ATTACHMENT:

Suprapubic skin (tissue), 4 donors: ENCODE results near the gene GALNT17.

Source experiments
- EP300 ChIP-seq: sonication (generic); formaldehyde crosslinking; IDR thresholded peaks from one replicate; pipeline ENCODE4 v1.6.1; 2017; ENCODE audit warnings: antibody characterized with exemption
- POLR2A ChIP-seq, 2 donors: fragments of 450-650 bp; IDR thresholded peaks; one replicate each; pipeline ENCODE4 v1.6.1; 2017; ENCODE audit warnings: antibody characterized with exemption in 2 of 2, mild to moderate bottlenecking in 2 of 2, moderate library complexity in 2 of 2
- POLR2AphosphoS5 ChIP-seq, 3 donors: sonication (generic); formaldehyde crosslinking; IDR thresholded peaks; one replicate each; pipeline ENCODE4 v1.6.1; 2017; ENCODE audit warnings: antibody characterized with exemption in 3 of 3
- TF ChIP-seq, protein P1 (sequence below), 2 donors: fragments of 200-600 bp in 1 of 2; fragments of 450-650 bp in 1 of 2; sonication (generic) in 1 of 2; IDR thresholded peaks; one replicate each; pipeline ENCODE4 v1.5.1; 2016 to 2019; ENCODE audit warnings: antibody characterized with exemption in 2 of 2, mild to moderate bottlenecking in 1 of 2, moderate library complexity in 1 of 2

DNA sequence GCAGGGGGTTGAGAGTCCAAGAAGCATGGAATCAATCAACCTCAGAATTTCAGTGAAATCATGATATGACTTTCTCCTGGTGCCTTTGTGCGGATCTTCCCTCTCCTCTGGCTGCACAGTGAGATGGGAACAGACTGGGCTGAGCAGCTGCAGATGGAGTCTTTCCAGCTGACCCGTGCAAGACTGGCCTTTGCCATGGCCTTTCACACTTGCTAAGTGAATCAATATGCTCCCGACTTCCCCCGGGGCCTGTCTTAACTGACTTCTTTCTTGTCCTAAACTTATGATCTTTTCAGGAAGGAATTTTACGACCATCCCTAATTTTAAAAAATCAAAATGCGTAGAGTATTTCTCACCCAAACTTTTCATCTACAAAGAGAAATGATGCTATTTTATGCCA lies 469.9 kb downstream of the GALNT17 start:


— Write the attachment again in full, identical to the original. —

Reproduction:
Suprapubic skin (tissue), 4 donors: ENCODE results near the gene GALNT17.

Source experiments
- EP300 ChIP-seq: sonication (generic); formaldehyde crosslinking; IDR thresholded peaks from one replicate; pipeline ENCODE4 v1.6.1; 2017; ENCODE audit warnings: antibody characterized with exemption
- POLR2A ChIP-seq, 2 donors: fragments of 450-650 bp; IDR thresholded peaks; one replicate each; pipeline ENCODE4 v1.6.1; 2017; ENCODE audit warnings: antibody characterized with exemption in 2 of 2, mild to moderate bottlenecking in 2 of 2, moderate library complexity in 2 of 2
- POLR2AphosphoS5 ChIP-seq, 3 donors: sonication (generic); formaldehyde crosslinking; IDR thresholded peaks; one replicate each; pipeline ENCODE4 v1.6.1; 2017; ENCODE audit warnings: antibody characterized with exemption in 3 of 3
- TF ChIP-seq, protein P1 (sequence below), 2 donors: fragments of 200-600 bp in 1 of 2; fragments of 450-650 bp in 1 of 2; sonication (generic) in 1 of 2; IDR thresholded peaks; one replicate each; pipeline ENCODE4 v1.5.1; 2016 to 2019; ENCODE audit warnings: antibody characterized with exemption in 2 of 2, mild to moderate bottlenecking in 1 of 2, moderate library complexity in 1 of 2

DNA sequence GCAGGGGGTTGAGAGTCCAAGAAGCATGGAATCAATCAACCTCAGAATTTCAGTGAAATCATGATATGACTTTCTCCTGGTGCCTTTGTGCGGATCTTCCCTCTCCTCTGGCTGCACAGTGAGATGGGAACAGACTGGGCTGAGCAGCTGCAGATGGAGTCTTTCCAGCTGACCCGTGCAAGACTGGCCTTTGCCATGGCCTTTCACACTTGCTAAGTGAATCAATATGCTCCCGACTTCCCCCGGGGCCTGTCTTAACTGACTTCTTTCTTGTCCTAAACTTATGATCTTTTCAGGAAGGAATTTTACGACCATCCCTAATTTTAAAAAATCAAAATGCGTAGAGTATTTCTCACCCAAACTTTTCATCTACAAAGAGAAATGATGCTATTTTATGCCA lies 469.9 kb downstream of the GALNT17 start: